There’s no way to talk about “Forever” without spoiling it, so consider yourself warned.
The Amazon Video series by Alan Yang (“Master of None”) and Matt Hubbard (“30 Rock”) stars Maya Rudolph and Fred Armisen as June and Oscar, a married couple trapped in domestic tedium. After Oscar dies on a ski trip, June begins to move on, only to meet her own end in a freak accident.
The couple then find themselves reunited in the afterlife, where they get to repeat their banal routine for eternity. Life in their cookie-cutter Riverside, California, neighborhood full of other dead people is pleasant, but dull. Days are spent playing shuffleboard, taking walks, doing crossword puzzles and making pottery. It’s either heaven or hell, depending on your perspective.
Oscar is elated, but June is disheartened. For, as much as she loves her husband, it’s clear she thinks one lifetime with him was enough. Her ennui is exacerbated by the arrival of Kase (Catherine Keener), a restless neighbor who wants to see what else the afterlife has to offer.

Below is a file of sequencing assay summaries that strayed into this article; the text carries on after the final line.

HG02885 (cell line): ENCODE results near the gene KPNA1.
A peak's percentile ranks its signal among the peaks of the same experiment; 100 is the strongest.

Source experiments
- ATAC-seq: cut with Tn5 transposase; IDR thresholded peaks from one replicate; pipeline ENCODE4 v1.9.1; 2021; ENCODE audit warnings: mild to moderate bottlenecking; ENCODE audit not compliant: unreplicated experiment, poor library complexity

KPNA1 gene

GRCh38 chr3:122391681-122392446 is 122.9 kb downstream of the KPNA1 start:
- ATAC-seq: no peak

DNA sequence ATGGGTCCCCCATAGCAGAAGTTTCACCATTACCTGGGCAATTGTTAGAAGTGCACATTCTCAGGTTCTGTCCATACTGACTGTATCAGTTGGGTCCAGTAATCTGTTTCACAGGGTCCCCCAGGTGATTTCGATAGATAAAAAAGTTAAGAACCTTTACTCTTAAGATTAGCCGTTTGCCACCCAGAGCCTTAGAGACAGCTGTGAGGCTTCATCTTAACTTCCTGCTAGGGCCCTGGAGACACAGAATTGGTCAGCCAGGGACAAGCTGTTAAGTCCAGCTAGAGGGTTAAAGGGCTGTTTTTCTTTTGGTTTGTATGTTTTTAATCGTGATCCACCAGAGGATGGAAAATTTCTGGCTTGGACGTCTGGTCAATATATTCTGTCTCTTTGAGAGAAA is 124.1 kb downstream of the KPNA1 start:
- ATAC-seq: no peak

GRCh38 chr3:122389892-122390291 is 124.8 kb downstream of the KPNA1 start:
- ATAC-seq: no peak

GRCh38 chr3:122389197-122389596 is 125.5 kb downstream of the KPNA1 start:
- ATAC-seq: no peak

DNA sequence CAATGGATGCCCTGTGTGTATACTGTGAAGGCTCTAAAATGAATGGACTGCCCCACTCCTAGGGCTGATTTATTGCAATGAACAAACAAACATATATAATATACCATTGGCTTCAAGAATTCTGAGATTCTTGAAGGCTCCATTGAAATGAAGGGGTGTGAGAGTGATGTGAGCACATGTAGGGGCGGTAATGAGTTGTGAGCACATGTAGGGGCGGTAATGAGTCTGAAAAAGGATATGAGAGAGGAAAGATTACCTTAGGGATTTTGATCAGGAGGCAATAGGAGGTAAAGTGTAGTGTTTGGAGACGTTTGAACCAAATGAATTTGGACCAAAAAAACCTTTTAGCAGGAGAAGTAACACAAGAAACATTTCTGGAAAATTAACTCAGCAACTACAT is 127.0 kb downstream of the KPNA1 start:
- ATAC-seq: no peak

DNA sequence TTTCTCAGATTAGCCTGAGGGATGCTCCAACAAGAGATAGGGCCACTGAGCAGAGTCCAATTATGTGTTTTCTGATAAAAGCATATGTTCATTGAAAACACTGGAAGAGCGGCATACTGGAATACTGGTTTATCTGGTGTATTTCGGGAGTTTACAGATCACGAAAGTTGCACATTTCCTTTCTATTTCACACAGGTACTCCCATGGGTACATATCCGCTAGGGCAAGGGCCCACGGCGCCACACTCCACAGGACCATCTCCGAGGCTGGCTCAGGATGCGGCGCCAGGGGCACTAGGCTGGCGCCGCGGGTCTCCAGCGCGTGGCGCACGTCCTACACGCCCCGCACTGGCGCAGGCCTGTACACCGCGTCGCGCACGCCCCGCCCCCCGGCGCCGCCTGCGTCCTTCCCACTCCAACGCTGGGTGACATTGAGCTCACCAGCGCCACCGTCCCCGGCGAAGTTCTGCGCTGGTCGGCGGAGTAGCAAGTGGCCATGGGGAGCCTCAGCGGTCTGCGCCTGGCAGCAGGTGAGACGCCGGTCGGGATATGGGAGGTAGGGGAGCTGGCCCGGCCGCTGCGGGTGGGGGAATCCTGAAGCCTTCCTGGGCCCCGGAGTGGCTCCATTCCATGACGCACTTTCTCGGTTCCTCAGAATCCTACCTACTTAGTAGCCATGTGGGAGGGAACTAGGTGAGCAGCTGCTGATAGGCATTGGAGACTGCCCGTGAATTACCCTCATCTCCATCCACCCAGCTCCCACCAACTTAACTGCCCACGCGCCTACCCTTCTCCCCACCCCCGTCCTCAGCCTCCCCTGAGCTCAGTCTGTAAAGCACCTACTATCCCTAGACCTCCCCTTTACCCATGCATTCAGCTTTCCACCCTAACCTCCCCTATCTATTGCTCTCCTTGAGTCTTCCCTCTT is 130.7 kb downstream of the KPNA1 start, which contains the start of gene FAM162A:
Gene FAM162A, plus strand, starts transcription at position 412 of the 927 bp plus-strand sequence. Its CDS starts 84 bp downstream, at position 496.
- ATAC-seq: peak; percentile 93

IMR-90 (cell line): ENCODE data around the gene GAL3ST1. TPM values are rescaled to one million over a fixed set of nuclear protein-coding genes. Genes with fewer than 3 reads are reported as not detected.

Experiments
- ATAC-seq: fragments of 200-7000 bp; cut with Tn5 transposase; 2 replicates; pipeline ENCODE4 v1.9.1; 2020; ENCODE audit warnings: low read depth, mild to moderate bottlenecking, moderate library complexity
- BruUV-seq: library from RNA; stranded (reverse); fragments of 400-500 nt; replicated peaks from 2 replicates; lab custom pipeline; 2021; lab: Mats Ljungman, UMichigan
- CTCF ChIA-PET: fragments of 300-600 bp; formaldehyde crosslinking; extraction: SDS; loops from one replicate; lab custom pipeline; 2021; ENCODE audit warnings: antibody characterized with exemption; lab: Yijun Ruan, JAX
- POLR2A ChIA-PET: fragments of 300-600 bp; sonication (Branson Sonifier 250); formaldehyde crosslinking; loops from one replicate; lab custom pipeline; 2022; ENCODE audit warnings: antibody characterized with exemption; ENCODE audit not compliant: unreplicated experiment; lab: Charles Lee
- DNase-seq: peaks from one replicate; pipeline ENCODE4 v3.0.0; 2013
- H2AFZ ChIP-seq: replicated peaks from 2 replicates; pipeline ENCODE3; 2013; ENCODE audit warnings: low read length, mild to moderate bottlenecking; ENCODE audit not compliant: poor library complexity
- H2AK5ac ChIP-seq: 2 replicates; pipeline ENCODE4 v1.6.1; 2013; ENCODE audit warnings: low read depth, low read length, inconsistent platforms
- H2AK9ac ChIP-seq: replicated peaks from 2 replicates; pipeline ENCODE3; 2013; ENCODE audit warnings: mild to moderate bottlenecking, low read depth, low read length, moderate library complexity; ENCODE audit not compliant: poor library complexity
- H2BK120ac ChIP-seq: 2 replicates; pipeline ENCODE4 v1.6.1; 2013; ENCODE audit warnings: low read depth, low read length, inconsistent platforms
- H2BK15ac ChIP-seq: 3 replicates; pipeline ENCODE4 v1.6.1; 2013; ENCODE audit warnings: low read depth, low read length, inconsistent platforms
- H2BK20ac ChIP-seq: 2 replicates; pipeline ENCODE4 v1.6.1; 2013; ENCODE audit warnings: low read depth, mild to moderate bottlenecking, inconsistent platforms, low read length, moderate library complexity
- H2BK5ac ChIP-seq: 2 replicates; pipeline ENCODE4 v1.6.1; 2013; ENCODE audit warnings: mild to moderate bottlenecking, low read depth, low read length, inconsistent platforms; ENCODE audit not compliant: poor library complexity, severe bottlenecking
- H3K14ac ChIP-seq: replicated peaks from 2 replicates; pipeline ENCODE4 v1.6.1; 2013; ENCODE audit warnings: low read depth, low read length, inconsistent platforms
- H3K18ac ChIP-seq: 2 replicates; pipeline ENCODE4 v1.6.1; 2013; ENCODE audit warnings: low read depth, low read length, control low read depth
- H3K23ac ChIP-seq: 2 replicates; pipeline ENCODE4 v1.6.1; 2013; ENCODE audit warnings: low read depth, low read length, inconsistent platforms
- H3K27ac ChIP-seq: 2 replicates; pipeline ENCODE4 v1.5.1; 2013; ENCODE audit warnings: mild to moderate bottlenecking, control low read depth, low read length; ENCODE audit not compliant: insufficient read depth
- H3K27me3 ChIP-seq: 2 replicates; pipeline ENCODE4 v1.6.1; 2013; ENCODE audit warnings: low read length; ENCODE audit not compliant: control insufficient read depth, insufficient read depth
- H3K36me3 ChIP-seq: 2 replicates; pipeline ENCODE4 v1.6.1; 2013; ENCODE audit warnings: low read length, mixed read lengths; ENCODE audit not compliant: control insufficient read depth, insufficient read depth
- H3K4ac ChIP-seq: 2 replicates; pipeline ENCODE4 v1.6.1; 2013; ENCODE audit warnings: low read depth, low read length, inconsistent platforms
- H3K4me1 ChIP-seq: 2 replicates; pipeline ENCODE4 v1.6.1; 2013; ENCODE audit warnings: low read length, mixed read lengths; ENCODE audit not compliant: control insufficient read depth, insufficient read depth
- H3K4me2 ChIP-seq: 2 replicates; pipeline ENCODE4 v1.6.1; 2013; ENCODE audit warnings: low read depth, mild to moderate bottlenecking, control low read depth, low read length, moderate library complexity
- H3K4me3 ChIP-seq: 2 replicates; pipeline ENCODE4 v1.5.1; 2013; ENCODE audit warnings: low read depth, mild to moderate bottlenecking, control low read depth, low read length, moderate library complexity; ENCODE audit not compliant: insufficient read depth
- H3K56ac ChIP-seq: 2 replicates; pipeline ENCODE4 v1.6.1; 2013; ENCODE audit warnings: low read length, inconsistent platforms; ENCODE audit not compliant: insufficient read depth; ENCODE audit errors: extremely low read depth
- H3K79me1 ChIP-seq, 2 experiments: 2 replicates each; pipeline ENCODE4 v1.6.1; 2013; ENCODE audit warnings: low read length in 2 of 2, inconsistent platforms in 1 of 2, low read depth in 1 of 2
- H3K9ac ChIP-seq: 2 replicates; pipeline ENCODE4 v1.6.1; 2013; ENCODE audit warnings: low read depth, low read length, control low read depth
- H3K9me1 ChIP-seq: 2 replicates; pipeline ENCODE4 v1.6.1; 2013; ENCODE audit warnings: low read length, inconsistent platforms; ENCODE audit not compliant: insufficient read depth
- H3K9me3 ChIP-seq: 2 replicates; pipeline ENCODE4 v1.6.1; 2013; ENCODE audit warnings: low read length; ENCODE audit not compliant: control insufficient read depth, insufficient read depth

The central thesis of the series — that, after a while, marriage can become a monotonous routine — is hardly novel. And despite Yang and Hubbard’s efforts to dress it up with a high-concept metaphysical premise, they don’t have anything particularly interesting to say.
Ostensibly a comedy, the show is light on humor. Instead, the tone — whether intentional or not — is as dull as the afterlife presented here. And that afterlife is pretty damn uninteresting. That’s due, in part, to how inconsistent and ill defined the rules of this universe are.
It’s impossible not to make comparisons to “The Good Place,” another, much better, series about the afterlife. Animated by a quirky energy and a terrific cast, that show is narratively ambitious, charming, and exceedingly funny in all the ways “Forever” is not.
Indeed, “Forever”’s best asset is Rudolph, whose performance has an authenticity the rest of the show cannot match. Rudolph is an undeniable talent, and kept me watching even as my interest in the rest of the characters waned.
Armisen, who tends to play big, loud comedic characters, is restrained here. It’s an interesting turn, and his effort is commendable; however, the quieter role highlights his limitations as a dramatic actor.
The typically fantastic Keener, meanwhile, is mostly wasted in this supporting role, which gives her little to do.
Amid the mediocrity, the episode titled “Andre and Sarah” is a standout. In it, we follow the relationship of a star-crossed couple over a lifetime. It’s a touching portrait of true love, regret, and missed opportunities.
At only eight 30-minute episodes, “Forever” is a quick watch. If you’re looking for a melancholy meditation on relationships or a chance to watch Rudolph do some fine dramatic work, there are worse ways to spend a rainy Sunday afternoon.